The Global Banking System and the World’s Poor
Last February, a group of G20 ministers met in Australia to evaluate and establish global growth goals for the next five years. In this meeting, they reasserted their countries’ commitment to “carefully calibrated and clearly communicated” monetary policy settings. According to a communique published following the meeting, G20 members will not allow for complacency when it comes to fostering growth measures. While specific plans have yet to be developed, the main goal is to raise the global GDP by 2 percentage points in the next five years, which promises to create millions of new jobs.
Supporting these plans, the International Monetary Fund (IMF) issued a report outlining strategies to raise the global GDP by 2.25 percent.
Accordingly, it states that while this established goal is ambitious, it is not unrealistic. However, as recovery from the 2008 recession remains disappointing, the global economy “remains far from achieving strong, sustainable and balanced growth.” Coupled with issues of demand and high levels of debt, one element of weakness remains the volatility of the financial system.
In another report, the IMF has announced that regulators have not done enough to stabilize the global banking system and protect taxpayers from another “too big to fail” situation. Banks and investment firms remain too big and too intertwined, risking another episode similar to the 2008 crisis. The risk of big banking bailouts using taxpayers’ money remains very much alive.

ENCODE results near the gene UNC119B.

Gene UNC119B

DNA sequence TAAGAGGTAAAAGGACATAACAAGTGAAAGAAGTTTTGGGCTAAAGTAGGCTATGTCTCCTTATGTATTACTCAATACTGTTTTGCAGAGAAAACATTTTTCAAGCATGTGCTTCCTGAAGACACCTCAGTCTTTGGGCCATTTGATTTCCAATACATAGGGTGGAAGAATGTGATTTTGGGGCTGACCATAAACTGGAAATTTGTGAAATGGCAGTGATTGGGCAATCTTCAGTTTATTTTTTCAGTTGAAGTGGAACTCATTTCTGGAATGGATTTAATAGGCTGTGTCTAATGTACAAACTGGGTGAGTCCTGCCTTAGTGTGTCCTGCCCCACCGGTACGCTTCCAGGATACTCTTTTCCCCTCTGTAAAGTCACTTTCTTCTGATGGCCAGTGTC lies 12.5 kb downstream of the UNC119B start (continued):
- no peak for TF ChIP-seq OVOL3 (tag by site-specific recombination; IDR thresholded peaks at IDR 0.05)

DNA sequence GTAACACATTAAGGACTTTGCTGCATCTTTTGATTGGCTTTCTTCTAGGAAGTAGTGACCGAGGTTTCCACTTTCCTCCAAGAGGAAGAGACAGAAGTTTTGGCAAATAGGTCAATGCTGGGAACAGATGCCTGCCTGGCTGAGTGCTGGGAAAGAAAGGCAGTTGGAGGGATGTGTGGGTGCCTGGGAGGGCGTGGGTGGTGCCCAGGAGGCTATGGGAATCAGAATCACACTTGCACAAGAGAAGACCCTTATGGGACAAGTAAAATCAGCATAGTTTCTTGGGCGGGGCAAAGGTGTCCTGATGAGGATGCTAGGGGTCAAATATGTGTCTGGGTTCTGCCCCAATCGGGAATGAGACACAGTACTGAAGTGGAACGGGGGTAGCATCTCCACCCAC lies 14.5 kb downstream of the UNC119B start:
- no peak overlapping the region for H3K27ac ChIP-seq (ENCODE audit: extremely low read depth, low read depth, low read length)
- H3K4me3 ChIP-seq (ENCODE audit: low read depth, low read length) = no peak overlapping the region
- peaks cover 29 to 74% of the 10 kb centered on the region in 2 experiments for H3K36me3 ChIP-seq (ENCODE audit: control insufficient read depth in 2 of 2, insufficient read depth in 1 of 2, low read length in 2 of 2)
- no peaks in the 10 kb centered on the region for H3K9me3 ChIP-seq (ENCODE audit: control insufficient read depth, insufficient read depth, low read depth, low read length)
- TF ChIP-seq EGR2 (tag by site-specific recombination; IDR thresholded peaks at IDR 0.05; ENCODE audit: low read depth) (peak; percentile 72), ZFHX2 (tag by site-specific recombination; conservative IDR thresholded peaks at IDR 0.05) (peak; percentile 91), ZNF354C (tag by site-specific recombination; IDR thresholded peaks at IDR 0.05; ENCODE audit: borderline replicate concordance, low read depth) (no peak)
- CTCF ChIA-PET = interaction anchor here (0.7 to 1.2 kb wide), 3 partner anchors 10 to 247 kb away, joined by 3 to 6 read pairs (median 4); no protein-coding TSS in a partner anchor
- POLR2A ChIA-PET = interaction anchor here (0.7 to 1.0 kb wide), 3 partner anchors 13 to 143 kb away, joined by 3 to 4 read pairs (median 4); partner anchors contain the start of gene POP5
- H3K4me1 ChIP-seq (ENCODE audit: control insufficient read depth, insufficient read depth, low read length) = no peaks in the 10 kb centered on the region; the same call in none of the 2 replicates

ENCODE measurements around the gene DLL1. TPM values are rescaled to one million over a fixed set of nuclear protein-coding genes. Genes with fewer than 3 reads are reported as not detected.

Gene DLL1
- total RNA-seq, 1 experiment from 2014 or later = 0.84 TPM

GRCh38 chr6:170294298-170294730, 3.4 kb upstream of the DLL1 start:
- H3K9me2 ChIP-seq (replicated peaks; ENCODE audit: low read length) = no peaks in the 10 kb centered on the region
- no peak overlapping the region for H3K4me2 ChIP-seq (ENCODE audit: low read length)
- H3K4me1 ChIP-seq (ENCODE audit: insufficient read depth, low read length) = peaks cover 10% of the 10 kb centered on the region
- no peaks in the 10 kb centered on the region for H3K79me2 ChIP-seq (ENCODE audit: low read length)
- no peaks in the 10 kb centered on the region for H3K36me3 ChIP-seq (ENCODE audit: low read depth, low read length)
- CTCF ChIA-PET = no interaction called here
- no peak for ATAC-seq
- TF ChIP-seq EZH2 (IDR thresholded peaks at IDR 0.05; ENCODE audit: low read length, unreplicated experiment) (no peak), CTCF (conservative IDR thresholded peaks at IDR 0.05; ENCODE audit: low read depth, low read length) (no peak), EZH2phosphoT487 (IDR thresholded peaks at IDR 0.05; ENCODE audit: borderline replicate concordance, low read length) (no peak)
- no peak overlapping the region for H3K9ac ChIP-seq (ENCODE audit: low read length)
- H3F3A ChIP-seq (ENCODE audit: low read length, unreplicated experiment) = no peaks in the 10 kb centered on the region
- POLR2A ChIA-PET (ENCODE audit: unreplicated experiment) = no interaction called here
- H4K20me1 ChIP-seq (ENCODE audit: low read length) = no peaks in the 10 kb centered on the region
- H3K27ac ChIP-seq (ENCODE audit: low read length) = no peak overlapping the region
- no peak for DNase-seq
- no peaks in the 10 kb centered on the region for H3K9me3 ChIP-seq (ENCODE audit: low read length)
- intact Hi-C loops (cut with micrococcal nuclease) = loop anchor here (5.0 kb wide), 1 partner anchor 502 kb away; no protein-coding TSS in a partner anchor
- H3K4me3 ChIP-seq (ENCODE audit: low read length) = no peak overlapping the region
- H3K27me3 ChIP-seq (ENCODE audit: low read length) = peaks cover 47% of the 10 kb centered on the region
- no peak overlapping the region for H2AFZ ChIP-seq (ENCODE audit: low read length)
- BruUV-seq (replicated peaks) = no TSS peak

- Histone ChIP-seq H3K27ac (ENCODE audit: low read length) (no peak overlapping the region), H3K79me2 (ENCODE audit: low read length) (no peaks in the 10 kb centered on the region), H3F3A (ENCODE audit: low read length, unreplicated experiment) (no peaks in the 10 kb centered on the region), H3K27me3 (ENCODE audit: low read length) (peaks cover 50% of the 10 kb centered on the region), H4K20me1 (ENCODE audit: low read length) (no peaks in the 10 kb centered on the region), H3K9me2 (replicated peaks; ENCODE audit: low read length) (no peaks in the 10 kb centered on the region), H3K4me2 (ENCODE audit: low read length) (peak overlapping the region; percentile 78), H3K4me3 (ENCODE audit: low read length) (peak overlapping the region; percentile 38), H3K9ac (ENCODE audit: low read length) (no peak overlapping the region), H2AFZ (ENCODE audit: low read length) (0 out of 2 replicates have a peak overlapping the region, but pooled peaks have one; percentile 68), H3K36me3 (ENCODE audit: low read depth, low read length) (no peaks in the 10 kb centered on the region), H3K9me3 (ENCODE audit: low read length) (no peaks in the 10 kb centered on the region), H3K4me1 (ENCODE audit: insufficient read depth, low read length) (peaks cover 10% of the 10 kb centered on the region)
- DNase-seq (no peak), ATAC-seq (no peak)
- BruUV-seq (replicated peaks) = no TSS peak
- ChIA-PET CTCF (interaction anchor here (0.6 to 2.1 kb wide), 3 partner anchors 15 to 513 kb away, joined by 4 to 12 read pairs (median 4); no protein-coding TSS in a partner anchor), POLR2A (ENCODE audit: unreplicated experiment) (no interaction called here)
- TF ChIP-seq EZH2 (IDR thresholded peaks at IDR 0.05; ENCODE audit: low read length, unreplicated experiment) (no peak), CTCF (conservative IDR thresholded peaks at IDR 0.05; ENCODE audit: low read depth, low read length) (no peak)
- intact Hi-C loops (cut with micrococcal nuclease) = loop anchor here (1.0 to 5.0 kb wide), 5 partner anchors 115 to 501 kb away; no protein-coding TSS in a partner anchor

According to the report, regulations implemented by western governments could be “mutually destructive” and undermine their ability to address future bank failures. Moreover, policymakers have failed to make banks stand on their own. Through implicit subsidies and coordinated rescue plans, big financial institutions remain tethered to the government. In fact, accounting for the various subsidies these institutions perceive, brings the total bill close to the 2008-09 government bailouts. While in the U.S. these implicit subsidies have been limited to 70 billion a year, in the Eurozone they reach 590 billion.
The IMF acknowledges that there is substantial progress towards making the global banking system more secure, especially by forcing them to hold more capital. However, to prevent another crash, this should be coordinated along more structural reforms across countries. If not, the IMF predicts that another financial crisis could cost the Eurozone another 300 billion in bailout and the rest of the world much more in a weakening economy.
In a world where state economies are highly interconnected and interdependent, this translates in funds being diverted away from foreign assistance. While governments have to be ready to spend billions of dollars to remedy a failure in the financial system, foreign aid funding is in constant danger of being reduced. Indeed, the U.S. foreign aid budget has been reduced by almost 20 percent in the last 15 years.
To put things in perspective, between 2008 and 2009, bailouts of various banks and investment firms reached a total of 204 billion dollars, out of which only 90 billion has been repaid. This is equivalent to the annual budget of the Gates Foundation, USAID, UNICEF, PEPFAR, UNDP, World Food Program, UNCHR and the Millennium Challenge Corporation all together.
G20 member countries remain committed to creating a climate of economic stability. In preparation for the Brisbane summit next November, they aim to specifically map out reforms in response to the 2008 global financial crisis. This would entail more resilient financial institutions, ending “too big to fail,” and making the world of derivatives safer.
– Sahar Abi Hassan
Sources: The Guardian (1), The Guardian (2), CNN Money
Photo: Modernize Aid